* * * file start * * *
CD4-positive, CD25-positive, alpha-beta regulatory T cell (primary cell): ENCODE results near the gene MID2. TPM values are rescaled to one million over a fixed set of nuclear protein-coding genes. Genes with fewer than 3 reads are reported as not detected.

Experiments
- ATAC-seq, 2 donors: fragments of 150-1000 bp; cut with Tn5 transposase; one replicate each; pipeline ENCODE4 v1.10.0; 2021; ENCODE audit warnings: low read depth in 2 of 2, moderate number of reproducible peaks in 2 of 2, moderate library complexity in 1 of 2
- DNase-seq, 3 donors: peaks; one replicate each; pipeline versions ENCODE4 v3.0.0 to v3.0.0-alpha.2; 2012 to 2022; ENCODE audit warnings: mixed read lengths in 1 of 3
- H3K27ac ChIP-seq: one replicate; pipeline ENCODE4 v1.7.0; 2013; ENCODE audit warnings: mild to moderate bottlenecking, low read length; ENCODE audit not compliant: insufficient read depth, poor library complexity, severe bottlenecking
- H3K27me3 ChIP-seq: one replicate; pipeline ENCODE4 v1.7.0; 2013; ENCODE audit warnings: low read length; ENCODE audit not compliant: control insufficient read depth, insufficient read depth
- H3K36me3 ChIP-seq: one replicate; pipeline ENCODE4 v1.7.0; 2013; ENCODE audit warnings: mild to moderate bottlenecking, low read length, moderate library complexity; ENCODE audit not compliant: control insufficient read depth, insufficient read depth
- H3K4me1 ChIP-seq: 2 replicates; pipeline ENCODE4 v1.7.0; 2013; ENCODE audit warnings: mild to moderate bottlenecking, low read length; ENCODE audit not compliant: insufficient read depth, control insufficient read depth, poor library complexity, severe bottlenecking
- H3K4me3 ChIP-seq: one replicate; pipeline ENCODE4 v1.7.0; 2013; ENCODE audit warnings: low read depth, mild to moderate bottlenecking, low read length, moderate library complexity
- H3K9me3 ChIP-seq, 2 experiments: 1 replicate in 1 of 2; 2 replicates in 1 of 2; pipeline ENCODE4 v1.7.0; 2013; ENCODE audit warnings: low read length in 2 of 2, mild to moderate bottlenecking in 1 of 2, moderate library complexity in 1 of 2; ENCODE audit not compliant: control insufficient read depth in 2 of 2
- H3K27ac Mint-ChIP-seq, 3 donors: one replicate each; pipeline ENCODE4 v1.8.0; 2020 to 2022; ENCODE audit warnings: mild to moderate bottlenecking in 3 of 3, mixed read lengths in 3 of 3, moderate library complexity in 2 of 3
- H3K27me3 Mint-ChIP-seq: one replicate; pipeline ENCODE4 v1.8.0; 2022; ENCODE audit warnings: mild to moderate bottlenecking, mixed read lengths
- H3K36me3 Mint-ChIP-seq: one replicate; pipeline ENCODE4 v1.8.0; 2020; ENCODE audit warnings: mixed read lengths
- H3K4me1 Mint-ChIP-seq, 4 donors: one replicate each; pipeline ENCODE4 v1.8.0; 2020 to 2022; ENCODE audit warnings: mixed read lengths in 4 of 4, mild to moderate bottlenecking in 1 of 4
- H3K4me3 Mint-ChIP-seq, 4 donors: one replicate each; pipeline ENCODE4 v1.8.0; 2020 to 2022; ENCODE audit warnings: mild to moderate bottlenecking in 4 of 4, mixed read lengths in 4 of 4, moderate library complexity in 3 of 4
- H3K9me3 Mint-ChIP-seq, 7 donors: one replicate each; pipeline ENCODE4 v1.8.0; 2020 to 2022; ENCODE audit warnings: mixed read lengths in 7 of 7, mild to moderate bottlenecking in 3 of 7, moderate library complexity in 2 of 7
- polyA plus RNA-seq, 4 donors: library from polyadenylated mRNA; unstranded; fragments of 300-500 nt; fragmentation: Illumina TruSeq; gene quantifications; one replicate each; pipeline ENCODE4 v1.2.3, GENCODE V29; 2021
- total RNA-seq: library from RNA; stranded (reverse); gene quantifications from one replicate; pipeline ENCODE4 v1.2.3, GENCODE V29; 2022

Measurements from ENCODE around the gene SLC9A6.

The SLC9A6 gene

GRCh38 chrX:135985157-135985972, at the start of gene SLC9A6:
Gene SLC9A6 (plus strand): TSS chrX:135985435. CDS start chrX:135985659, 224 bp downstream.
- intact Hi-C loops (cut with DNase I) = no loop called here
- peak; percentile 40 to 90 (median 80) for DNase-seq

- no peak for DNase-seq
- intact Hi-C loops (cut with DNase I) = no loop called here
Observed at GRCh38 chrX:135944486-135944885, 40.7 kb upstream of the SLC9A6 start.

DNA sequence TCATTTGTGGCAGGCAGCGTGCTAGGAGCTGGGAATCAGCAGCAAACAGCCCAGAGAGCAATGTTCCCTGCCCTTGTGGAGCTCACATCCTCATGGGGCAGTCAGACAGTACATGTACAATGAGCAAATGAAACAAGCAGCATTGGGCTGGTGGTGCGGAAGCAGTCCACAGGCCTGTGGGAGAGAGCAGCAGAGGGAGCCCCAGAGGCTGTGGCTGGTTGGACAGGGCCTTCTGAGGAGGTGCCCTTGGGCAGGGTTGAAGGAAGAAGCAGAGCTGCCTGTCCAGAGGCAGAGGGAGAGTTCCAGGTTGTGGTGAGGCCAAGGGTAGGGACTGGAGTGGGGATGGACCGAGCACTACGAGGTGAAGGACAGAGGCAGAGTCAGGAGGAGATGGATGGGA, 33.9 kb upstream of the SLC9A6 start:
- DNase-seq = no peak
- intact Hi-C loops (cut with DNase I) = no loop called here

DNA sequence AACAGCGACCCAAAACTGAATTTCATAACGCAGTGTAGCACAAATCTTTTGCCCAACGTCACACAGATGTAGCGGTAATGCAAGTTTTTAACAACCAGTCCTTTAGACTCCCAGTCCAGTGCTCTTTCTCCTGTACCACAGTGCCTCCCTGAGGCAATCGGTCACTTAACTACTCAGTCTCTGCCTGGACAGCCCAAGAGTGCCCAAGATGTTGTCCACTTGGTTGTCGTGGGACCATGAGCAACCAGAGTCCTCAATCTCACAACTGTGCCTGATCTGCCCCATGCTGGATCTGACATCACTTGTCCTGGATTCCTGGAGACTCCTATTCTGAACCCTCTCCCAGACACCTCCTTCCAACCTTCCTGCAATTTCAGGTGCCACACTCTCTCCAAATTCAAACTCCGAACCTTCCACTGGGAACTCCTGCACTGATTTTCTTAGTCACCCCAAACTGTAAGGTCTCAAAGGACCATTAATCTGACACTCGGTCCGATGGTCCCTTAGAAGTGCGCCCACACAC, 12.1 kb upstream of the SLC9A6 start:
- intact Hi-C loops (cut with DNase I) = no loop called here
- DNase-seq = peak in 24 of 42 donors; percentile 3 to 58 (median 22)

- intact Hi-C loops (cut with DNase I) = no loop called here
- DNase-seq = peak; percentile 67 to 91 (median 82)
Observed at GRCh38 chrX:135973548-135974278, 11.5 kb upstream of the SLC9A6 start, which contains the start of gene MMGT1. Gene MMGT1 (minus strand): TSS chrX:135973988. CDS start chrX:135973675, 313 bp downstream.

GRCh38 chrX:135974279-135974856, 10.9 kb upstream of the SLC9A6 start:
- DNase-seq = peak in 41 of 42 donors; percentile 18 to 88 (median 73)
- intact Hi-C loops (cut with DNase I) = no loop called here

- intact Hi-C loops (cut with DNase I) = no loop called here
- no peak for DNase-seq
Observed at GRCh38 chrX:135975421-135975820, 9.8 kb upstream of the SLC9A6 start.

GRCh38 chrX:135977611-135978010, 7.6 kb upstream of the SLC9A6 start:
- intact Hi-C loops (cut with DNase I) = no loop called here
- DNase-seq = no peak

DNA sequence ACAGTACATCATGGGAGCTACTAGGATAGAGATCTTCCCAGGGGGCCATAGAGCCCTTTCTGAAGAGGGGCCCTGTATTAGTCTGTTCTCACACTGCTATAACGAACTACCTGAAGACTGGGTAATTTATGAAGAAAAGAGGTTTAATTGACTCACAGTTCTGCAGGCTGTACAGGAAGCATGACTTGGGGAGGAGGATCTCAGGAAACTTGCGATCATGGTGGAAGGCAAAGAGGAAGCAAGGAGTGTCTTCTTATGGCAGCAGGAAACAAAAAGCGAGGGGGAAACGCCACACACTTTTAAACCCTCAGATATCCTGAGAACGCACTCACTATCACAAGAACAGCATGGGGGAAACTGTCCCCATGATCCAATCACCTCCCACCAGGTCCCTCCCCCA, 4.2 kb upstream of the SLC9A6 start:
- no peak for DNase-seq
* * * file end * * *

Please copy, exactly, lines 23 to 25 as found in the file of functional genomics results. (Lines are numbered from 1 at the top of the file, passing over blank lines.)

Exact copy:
- intact Hi-C loops (cut with DNase I) = no loop called here
- peak; percentile 40 to 90 (median 80) for DNase-seq

- no peak for DNase-seq